Keywords: Muslim women, colonial feminism, Western representations, Islamic veil, empowerment

Reading History into Law: Who Is Worthy of Reparations? Observations on Spain and Portugal’s Return Laws and the Implications for Reparations

Jinan Bastaki

School of Oriental and African Studies, UK

Abstract: In 2015, both Portugal and Spain passed similar laws offering Sephardic Jews their respective citizenships to redress the historic wrong of their persecution and expulsion under the Inquisition. Portugal and Spain are now the only other countries in the world to have a return law for the Jewish people, in addition to Israel—albeit limited to Sephardic Jews. Given the underlying reasons for the passing of this law, it is notable that Iberian Muslims, who were also expelled, have no recourse for redress—not even symbolically. While remedies can be limited under international law, this article explores the relationship between the historical narrative of the Arab/Muslim occupiers, the current popular portrayal of Muslims in the Iberian Peninsula, and the relationship between the absence of reparations and current discrimination against groups.

Keywords: reparations, historic injustice, Islamophobia and Anti-Semitism, Moors, inquisition

Islamophobia as a Deterrent to Halal Global Trade

Barbara Ruiz-Bejarano

UNESCO-UA Chair “Islam, Culture and Society”

University of Alicante, Spain

Abstract: Islamophobia continues to be on the rise in Europe and other regions, such as Australia, Canada and the United States. It is now a global phenomenon which has multiple manifestations and is generated at different layers of society, and does not only affect citizens1 in non-Islamic countries, but has recently shown a new expression: the target has shifted towards Islamic economies, and more specifically towards the halal trade. Emerging economies in the region of Asia-Pacific and the Gulf are net importers of halal products (particularly foodstuff), which, paradoxically, are produced in non-Islamic economies. A report commissioned by the Dubai government, and researched and written by Thompson Reuters and Dinar Standard,2 valued the halal food and beverage (F&B) market at US$ 1.37 trillion in 2014. That represented 18.2% of the total global F&B market. In addition, the youthful population of the Muslim world – with 60% under the age of 30 – indicates that demand for halal products and services is likely to continue its upward growth curve and become an increasingly influential market over the next decade. This tremendously attractive market niche, combined with the slow growth of the economies of Europe, Canada, Australia and the United States, has prompted many industries to seek halal certification and to adapt their products and services to the requirements of Muslim consumers worldwide, including the significant minorities already living outside Islamic economies.3 However, some newcomers to the halal global market have found that there is another obstacle to overcome, apart from those already present in global trade: Islamophobia. In this article, I will explore the many expressions of Islamophobia aimed at stopping the growth of the halal market, and the different policies and attitudes of governments and institutions when confronted with the need to balance economic growth with cultural misunderstandings and hatred. I found systematic attempts to undermine the halal food industry made by some European Members of Parliament, claims of animal cruelty sparked by animal rights groups, bans on halal sacrifice in the meat industry, the “boycott-halal” on-line campaign, alleged funding of terrorism, threats and other expressions of hatred that have managed to prevent many businesses from accessing the emerging halal market.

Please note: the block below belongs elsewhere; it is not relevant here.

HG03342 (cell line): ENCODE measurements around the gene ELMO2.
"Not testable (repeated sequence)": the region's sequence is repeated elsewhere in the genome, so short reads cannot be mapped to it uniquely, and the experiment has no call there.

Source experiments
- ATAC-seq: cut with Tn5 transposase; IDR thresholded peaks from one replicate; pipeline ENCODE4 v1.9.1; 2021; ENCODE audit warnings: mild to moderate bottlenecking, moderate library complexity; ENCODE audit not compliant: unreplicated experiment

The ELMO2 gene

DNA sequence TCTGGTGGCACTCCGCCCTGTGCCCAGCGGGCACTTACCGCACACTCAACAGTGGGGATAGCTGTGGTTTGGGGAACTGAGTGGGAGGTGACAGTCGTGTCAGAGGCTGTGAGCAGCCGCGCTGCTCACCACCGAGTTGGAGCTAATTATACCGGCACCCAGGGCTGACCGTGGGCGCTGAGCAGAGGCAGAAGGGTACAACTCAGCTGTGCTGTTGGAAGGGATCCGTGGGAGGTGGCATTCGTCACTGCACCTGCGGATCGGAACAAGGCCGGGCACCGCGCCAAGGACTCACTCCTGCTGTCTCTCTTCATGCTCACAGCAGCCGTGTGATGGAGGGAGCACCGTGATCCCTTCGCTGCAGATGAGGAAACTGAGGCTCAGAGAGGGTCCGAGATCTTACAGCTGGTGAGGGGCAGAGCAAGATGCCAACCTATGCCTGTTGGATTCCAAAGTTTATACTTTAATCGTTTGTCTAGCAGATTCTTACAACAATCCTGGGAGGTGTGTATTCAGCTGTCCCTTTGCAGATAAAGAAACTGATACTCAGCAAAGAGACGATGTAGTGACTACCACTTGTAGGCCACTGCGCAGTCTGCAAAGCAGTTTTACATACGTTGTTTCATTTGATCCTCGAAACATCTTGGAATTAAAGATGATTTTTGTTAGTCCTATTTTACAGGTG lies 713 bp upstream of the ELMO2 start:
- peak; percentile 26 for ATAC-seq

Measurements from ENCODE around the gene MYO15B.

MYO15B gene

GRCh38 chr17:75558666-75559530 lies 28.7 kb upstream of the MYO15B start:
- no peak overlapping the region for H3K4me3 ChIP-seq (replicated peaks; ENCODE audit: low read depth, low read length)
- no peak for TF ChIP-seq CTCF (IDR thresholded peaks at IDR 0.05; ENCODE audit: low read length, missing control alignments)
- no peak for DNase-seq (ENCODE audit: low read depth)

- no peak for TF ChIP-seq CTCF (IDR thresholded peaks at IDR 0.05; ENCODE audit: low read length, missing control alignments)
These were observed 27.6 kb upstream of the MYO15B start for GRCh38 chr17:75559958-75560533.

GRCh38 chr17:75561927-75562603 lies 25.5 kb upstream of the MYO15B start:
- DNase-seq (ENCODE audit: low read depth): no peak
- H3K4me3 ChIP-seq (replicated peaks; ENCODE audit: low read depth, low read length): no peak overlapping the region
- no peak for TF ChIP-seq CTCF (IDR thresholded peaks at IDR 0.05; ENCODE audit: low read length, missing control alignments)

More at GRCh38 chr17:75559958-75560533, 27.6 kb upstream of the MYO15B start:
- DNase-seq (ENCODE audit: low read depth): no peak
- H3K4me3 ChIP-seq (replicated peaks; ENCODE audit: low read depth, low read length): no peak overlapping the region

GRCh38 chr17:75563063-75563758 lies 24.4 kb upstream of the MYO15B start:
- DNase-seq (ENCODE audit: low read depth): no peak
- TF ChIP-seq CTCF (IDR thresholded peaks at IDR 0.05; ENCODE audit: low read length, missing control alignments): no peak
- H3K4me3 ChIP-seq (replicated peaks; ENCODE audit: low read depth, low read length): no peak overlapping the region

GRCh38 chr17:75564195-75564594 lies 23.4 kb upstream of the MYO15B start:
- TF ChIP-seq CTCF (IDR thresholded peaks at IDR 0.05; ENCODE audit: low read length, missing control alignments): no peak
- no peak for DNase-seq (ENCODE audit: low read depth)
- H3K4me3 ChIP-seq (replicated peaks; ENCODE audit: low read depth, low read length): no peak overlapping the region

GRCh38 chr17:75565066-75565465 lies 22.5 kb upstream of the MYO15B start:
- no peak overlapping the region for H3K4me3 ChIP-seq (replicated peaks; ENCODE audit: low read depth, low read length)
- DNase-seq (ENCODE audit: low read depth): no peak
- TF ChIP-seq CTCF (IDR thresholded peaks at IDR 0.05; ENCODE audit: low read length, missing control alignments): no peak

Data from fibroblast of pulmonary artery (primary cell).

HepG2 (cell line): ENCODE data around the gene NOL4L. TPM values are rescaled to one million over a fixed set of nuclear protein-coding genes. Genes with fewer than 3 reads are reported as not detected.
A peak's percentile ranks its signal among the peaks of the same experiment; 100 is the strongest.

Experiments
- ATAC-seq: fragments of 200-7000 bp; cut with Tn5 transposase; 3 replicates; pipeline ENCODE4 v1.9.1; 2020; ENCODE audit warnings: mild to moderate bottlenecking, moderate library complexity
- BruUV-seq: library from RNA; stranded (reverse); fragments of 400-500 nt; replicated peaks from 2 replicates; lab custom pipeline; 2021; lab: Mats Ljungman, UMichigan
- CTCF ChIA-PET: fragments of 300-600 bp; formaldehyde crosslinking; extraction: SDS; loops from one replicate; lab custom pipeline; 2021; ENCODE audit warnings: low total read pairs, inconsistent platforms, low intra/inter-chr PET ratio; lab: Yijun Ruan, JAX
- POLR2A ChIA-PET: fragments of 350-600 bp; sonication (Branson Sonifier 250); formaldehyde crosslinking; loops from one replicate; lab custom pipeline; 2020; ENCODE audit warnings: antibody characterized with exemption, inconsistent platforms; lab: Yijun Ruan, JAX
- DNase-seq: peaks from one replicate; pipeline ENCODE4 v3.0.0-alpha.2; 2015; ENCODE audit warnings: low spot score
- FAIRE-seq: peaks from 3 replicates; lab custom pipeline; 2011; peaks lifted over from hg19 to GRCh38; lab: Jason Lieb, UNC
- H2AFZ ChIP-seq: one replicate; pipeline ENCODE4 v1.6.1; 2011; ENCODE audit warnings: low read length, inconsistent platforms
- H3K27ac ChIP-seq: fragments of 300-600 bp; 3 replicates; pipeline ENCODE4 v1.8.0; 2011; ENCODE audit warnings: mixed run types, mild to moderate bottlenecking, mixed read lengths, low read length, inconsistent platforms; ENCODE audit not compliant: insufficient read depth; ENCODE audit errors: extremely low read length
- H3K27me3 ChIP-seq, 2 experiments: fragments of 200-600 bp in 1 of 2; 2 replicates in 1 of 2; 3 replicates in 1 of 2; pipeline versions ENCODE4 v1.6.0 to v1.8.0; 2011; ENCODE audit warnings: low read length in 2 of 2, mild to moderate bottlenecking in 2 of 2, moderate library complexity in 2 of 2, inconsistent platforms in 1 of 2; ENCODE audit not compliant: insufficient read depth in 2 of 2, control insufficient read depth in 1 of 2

Keywords: Islamophobia, trade, halal, boycott